Graduation Year


Document Type

Honors Thesis

Degree Name

Bachelor of Arts


Biological and Physical Sciences

Faculty Advisor

Benjamin Knurr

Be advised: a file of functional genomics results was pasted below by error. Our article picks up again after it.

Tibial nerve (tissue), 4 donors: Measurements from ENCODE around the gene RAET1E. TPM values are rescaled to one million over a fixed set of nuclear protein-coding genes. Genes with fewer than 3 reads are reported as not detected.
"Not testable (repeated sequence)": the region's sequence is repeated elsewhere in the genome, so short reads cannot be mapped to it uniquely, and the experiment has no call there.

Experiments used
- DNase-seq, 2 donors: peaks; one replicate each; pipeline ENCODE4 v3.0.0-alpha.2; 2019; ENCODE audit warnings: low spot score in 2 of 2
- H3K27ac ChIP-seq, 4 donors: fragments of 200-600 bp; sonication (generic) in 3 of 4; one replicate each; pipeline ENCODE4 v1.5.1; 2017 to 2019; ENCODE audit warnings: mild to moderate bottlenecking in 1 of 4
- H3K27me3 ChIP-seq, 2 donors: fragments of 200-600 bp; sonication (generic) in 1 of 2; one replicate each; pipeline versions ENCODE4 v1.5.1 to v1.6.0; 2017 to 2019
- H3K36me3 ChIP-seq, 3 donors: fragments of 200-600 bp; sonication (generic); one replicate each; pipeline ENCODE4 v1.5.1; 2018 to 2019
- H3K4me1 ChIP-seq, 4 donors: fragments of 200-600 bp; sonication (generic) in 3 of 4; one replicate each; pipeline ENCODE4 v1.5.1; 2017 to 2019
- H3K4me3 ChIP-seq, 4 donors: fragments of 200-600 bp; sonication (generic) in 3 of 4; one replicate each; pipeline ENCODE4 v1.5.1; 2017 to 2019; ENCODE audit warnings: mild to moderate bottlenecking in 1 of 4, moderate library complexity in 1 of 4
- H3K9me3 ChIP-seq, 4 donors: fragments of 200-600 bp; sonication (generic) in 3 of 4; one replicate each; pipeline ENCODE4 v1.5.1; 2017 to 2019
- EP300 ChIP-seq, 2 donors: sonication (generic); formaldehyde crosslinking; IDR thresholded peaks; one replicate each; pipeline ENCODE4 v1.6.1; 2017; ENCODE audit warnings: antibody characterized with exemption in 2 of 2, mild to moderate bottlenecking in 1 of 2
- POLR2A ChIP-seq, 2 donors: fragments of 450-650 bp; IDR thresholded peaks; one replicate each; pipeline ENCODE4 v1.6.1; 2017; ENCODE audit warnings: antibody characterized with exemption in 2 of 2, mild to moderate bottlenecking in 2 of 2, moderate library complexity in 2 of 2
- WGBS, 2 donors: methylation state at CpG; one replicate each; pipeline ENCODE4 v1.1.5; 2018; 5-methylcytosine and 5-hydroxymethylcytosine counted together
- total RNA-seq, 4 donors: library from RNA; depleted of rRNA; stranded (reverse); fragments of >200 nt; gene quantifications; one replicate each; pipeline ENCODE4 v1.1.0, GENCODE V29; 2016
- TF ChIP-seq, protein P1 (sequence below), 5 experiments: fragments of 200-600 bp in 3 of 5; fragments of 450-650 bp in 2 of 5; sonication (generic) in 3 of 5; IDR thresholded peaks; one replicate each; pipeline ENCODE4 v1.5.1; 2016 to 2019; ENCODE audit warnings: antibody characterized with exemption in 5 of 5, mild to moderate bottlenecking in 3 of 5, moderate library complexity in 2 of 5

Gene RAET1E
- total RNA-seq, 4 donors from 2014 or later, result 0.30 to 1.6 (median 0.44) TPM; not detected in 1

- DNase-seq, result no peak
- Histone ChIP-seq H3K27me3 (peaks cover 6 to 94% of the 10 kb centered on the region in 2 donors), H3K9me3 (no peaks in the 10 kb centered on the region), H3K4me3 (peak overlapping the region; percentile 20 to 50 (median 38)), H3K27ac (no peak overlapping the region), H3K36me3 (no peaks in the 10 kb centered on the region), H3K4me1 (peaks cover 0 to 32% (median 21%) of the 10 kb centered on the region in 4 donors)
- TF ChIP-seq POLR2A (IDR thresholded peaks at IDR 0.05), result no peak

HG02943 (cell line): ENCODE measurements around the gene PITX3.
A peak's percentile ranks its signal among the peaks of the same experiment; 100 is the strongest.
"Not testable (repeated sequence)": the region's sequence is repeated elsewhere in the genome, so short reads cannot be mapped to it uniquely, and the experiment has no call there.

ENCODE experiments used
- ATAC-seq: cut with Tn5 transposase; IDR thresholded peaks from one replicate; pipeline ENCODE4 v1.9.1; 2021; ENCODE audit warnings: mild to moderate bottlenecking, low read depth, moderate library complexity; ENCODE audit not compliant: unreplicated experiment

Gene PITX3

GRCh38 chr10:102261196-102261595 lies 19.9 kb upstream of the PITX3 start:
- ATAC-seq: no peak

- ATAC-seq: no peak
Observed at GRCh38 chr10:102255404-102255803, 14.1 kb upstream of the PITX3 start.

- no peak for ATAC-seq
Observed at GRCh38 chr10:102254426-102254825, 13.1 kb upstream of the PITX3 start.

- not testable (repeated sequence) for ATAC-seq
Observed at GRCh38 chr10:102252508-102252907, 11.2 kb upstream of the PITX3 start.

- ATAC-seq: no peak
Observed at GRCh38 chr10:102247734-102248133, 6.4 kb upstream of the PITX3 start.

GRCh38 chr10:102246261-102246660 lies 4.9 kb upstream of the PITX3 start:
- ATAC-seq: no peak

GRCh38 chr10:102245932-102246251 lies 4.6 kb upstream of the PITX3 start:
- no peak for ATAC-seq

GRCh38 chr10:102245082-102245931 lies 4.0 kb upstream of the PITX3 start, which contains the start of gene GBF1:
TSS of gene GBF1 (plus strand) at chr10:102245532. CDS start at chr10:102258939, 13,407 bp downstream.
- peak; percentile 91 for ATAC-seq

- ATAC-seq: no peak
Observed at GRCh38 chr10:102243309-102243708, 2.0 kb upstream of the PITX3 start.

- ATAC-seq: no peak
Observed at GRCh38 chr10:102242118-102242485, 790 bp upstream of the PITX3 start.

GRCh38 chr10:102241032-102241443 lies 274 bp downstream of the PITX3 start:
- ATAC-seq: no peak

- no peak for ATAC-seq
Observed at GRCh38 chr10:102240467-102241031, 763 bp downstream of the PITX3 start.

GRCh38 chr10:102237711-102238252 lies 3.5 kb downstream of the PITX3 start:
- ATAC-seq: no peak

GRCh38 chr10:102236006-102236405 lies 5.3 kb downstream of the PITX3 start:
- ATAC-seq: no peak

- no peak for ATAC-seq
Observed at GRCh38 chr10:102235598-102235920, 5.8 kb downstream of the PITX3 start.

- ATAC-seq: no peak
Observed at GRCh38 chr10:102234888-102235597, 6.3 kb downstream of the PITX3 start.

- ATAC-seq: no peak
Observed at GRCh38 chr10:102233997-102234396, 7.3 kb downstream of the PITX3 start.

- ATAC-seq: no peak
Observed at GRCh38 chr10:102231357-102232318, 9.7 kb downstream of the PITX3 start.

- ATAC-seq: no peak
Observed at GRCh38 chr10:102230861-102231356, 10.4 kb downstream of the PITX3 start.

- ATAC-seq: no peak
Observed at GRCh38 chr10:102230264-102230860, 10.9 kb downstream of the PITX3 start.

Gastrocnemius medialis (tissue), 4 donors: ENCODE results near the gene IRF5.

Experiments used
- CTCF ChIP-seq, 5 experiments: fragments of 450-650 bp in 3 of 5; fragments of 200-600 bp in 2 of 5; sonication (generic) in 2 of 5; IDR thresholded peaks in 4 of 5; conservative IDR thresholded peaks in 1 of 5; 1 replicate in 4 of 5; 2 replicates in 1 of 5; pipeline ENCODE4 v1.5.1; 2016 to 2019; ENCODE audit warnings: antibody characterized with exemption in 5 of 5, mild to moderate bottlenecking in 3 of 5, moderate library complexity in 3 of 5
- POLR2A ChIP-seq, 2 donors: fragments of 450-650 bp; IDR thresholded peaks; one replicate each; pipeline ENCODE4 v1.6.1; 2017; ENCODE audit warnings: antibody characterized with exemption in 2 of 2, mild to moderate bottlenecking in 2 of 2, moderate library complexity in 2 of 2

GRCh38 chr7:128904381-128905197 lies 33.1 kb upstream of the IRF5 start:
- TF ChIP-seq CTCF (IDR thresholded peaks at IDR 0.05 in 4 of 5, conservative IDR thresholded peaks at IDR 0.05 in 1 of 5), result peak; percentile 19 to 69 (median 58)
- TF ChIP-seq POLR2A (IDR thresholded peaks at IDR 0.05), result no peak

In early chemistry education, students are often taught to think about electrons as small, negatively charged particles existing in planetary orbits around the nucleus of an atom, rather than creating an electron cloud. In reality, electrons exhibit wave-particle duality, and are best described as wave functions. This idea that the electrons travel as waves and are moving around the nucleus so quickly that it is not possible to know the speed or location of an electron at any given moment is extremely abstract and difficult to visualize. This concept is essential to the theory of quantum mechanics, and therefore is fundamental to undergraduate physical chemistry courses. To assist students in gaining a better understanding of these concepts, this thesis project proposes an undergraduate laboratory experiment, focusing on applying the particle-on-a-ring theory to porphyrins. Several porphyrin molecules with different meso-substitutions were synthesized and analyzed using UV/Vis spectroscopy and the particle-on-a-ring model to calculate experimental carbon-carbon bond lengths. All the calculated bond lengths differed from the literature value by varying degrees. It appears that the difference in values is due primarily to the presence of additional orbitals of appropriate orientation allowing the porphyrin π system to delocalize into them and thus expand the ring. These additional orbitals are likely affected by the presence of an additional π system, the electronegativity of the atoms in the substituent groups, and/or the possibility of hyperconjugation of the substituent molecular orbitals. Synthesizing their own porphyrin molecules for analysis gives students a sense of ownership over their experiment and writing a report on that analysis gives students the opportunity to explore the particle-on-a-ring model on a deeper level. By asking students to explain how the model works and at what point it breaks allows them to gain a better understanding of the particle-on-a-ring system, and therefore, basic quantum mechanics.